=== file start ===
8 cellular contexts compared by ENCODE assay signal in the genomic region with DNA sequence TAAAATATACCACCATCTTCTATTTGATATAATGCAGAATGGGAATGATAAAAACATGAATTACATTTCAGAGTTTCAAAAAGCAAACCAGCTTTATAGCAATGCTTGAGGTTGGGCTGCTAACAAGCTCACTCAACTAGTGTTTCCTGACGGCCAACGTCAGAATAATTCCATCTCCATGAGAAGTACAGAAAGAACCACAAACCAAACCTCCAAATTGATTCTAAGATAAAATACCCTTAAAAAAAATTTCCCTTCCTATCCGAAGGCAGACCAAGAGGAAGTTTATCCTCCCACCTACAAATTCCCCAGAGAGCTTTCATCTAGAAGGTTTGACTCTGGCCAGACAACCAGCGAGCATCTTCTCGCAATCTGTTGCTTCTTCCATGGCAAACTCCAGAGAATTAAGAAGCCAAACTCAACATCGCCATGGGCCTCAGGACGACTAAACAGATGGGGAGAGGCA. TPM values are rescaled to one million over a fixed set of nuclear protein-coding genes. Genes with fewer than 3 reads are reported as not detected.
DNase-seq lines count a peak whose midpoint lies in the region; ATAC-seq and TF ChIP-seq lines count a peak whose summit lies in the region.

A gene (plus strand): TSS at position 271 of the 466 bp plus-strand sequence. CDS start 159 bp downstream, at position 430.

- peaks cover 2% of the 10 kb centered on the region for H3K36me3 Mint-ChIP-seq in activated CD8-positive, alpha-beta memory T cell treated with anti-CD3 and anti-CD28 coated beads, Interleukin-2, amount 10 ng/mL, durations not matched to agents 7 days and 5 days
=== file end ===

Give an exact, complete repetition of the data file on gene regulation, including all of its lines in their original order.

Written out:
8 cellular contexts compared by ENCODE assay signal in the genomic region with DNA sequence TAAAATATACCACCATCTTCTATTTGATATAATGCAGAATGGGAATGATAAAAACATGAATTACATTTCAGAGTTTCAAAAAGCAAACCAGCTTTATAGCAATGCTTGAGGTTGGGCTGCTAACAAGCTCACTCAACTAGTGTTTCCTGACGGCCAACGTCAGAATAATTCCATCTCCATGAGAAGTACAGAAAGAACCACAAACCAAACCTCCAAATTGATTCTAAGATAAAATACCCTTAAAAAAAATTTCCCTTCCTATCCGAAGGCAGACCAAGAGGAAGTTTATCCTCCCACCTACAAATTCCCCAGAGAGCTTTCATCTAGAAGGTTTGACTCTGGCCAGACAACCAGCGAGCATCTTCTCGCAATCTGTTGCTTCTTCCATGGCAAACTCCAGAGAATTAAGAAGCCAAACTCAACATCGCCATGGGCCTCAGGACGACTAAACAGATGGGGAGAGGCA. TPM values are rescaled to one million over a fixed set of nuclear protein-coding genes. Genes with fewer than 3 reads are reported as not detected.
DNase-seq lines count a peak whose midpoint lies in the region; ATAC-seq and TF ChIP-seq lines count a peak whose summit lies in the region.

A gene (plus strand): TSS at position 271 of the 466 bp plus-strand sequence. CDS start 159 bp downstream, at position 430.

- peaks cover 2% of the 10 kb centered on the region for H3K36me3 Mint-ChIP-seq in activated CD8-positive, alpha-beta memory T cell treated with anti-CD3 and anti-CD28 coated beads, Interleukin-2, amount 10 ng/mL, durations not matched to agents 7 days and 5 days